Women in Christ (logo) Notes from Nancy

There was another mass shooting 10/27/18, in a synagogue as people worshipped. I pray, Thy Kingdom come. Another killing happened the morning of 10/29/18, in the metropolitan area I live in. I pray, Thy Kingdom come. A friend’s young adult son suffers from an untreatable chronic depilating disease. I pray, Thy Kingdom come. Billions of people around the world suffer in extreme poverty. I pray, Thy Kingdom come.

We live in a fallen world. The reasons I pray, "Thy Kingdom Come" are endless. Despite the sorrows of this world, I have joy in my heart. In a quote from Ravi Zacharias' book, Jesus Among Secular Gods: The Countercultural Claims of Christ, he states, "Remember the insight of G. K. Chesterton in his book Orthodoxy that, for the atheist, sorrow is central and joy peripheral, while for the follower of Jesus, joy is central and sorrow peripheral. The reason that statement is true is that for the atheist, the foundational questions remain unanswered while they have answers for the peripheral questions; hence, sorrow is central and joy peripheral. For the Christian, it is reversed: The foundational questions have been answered and only the peripheral ones remain in doubt." The joy I feel is because "The Kingdom of God is Near."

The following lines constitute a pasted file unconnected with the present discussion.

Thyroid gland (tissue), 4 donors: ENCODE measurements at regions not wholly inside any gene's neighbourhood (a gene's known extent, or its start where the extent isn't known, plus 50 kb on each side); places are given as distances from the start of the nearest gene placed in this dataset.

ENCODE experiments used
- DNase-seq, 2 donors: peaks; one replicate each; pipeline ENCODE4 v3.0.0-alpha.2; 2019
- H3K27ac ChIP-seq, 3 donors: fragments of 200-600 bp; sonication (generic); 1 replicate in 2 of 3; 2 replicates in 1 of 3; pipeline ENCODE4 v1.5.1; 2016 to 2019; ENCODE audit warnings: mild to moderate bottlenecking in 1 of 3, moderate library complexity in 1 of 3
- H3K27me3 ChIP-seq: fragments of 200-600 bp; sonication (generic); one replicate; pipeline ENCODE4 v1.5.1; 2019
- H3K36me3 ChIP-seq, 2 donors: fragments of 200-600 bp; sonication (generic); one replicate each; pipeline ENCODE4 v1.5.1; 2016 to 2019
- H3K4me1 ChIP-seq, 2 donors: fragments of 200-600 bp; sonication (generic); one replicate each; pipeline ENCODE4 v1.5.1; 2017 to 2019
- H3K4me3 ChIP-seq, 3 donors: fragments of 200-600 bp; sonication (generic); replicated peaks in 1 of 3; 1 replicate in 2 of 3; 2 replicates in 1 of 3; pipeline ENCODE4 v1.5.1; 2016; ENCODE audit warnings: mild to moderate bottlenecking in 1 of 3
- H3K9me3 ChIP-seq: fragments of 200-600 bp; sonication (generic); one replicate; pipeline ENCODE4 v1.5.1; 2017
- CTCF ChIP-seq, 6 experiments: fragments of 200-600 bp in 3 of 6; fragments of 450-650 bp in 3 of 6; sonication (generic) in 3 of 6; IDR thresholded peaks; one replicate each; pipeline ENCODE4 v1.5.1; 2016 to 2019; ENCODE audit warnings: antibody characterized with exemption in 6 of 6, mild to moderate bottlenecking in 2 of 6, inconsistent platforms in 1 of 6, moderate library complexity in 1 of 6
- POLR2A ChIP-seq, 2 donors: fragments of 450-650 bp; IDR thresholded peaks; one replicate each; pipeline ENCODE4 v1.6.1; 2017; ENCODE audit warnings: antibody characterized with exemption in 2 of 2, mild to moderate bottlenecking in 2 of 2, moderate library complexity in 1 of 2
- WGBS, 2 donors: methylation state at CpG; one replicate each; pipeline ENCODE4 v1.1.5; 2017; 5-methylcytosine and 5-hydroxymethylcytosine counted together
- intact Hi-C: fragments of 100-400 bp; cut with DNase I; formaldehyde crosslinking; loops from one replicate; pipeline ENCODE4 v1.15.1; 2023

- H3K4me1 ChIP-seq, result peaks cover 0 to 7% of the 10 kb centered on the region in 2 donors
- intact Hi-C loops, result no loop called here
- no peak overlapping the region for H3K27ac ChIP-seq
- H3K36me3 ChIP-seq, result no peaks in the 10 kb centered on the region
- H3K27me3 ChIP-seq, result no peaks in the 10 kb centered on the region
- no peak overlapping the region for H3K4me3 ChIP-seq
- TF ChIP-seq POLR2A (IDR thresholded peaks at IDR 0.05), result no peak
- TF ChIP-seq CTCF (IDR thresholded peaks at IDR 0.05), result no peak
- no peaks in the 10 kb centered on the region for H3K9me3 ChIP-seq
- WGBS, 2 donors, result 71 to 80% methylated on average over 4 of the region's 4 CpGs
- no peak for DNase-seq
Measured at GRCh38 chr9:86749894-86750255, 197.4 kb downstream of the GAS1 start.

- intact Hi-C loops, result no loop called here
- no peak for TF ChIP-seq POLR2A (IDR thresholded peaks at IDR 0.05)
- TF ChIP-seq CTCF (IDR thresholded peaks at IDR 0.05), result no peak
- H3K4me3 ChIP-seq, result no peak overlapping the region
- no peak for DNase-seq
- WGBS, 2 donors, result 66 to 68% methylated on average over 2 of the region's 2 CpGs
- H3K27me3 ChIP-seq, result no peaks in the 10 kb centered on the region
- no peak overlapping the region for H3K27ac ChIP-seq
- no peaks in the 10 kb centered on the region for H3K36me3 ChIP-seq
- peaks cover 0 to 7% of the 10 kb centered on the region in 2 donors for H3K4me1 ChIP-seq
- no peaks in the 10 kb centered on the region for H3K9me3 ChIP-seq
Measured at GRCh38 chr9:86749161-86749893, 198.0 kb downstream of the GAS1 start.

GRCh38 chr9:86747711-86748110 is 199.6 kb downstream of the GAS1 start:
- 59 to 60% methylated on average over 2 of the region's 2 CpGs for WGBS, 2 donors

Peter reminds us "Always be prepared to give an answer to everyone who asks you to give the reason for the hope that you have" (1 Peter 3:15). So please join us as we take a look at the meanings of "Thy Kingdom Come" and "The Kingdom of God is Near".


Volume 17 Issue 09 | Notes from Nancy | Women in Christ Commentary | Bible Study Guide | Abundance of the Heart | Exhortation | Book Review


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